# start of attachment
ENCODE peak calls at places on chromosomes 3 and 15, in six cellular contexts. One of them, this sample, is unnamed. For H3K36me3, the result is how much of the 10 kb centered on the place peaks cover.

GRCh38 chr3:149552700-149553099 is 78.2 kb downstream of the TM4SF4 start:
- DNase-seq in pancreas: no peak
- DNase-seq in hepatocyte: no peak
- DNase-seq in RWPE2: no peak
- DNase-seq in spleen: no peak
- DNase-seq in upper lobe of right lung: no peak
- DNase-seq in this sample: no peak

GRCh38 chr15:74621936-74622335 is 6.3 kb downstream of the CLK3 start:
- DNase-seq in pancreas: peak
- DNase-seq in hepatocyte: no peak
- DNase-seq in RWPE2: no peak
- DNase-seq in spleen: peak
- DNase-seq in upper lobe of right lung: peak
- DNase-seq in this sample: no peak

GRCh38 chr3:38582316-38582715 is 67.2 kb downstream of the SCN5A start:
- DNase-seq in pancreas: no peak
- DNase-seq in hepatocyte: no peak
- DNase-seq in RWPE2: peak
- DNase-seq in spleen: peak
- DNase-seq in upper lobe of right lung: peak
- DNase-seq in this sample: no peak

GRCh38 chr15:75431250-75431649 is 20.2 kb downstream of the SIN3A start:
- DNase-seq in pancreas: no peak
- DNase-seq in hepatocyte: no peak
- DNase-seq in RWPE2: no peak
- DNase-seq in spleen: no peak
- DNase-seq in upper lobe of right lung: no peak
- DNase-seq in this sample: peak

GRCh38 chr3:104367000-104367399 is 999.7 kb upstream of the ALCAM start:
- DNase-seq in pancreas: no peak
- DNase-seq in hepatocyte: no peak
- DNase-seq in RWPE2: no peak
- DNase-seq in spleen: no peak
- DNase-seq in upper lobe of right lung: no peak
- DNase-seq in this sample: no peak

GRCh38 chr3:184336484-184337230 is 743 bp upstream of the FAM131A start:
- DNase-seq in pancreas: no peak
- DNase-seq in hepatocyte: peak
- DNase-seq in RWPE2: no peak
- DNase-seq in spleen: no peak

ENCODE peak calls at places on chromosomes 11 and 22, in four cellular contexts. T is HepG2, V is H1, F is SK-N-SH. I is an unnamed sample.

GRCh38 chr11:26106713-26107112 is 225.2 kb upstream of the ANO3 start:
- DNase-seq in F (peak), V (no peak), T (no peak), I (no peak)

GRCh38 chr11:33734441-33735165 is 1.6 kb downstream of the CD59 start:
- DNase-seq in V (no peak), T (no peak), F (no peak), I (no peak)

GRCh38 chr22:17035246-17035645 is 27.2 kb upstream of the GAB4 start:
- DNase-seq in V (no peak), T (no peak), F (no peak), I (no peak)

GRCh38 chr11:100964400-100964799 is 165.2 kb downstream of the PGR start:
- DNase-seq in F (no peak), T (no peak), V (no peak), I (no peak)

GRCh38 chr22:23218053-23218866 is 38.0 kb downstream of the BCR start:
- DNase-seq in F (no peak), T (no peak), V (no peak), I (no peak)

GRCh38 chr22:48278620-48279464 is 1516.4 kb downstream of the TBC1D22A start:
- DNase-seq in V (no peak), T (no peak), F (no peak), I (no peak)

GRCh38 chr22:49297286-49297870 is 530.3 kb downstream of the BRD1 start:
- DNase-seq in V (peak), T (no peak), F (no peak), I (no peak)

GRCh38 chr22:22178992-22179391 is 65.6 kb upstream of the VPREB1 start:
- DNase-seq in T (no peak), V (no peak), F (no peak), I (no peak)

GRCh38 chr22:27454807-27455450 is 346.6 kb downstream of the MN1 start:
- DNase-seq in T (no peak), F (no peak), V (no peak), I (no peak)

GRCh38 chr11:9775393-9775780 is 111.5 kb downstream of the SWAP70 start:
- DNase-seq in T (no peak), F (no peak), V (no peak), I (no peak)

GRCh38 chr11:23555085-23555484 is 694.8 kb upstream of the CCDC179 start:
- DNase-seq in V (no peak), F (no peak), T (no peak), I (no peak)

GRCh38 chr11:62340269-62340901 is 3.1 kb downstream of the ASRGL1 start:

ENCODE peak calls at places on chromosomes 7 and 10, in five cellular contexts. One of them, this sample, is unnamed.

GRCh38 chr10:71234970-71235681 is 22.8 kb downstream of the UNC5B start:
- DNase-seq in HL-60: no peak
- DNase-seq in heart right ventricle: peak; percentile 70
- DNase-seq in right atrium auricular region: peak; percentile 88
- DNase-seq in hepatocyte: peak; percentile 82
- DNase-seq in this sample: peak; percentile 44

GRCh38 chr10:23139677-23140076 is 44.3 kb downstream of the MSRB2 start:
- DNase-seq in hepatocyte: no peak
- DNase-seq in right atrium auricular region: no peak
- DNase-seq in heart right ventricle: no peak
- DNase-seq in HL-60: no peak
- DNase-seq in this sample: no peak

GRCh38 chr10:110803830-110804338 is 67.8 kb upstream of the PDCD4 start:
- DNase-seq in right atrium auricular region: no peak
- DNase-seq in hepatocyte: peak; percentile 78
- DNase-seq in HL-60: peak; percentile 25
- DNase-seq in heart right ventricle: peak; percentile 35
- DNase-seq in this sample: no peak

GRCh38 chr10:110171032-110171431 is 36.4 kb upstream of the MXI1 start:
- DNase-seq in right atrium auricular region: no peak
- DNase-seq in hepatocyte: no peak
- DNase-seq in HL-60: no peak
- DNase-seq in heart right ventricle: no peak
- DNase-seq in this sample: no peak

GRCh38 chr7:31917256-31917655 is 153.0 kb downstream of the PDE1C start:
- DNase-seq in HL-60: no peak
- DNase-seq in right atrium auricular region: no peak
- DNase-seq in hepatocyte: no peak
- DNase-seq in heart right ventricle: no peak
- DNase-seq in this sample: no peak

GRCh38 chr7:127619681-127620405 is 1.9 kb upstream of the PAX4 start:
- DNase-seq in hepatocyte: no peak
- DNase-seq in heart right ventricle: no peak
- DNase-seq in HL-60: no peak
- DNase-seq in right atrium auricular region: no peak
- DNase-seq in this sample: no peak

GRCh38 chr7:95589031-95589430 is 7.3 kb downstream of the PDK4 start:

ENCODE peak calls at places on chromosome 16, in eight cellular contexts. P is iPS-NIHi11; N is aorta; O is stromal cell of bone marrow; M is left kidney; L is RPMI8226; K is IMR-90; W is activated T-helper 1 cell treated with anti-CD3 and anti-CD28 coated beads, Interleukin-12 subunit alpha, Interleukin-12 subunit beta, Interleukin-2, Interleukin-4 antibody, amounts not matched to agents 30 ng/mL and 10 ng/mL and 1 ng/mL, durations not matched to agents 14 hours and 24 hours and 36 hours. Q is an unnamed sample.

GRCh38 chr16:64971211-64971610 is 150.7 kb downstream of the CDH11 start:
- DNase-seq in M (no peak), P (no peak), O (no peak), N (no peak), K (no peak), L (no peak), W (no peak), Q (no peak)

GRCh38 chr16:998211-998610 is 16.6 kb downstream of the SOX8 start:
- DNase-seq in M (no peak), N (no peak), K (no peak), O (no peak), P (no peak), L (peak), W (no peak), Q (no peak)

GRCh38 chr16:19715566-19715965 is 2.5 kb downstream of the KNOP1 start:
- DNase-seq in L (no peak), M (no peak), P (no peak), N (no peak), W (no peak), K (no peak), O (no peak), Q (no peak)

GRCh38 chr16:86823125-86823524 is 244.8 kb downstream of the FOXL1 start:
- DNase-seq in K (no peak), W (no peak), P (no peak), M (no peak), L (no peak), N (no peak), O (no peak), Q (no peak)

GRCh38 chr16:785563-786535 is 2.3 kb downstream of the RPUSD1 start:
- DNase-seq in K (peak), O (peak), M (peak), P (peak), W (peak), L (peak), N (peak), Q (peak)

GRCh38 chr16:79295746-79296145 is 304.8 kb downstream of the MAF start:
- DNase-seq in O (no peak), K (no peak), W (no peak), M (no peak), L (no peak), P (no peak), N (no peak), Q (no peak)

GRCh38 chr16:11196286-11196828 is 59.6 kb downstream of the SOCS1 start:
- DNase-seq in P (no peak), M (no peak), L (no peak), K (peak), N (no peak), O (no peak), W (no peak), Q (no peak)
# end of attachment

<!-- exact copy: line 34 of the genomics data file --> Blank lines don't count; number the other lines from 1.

- DNase-seq in spleen: no peak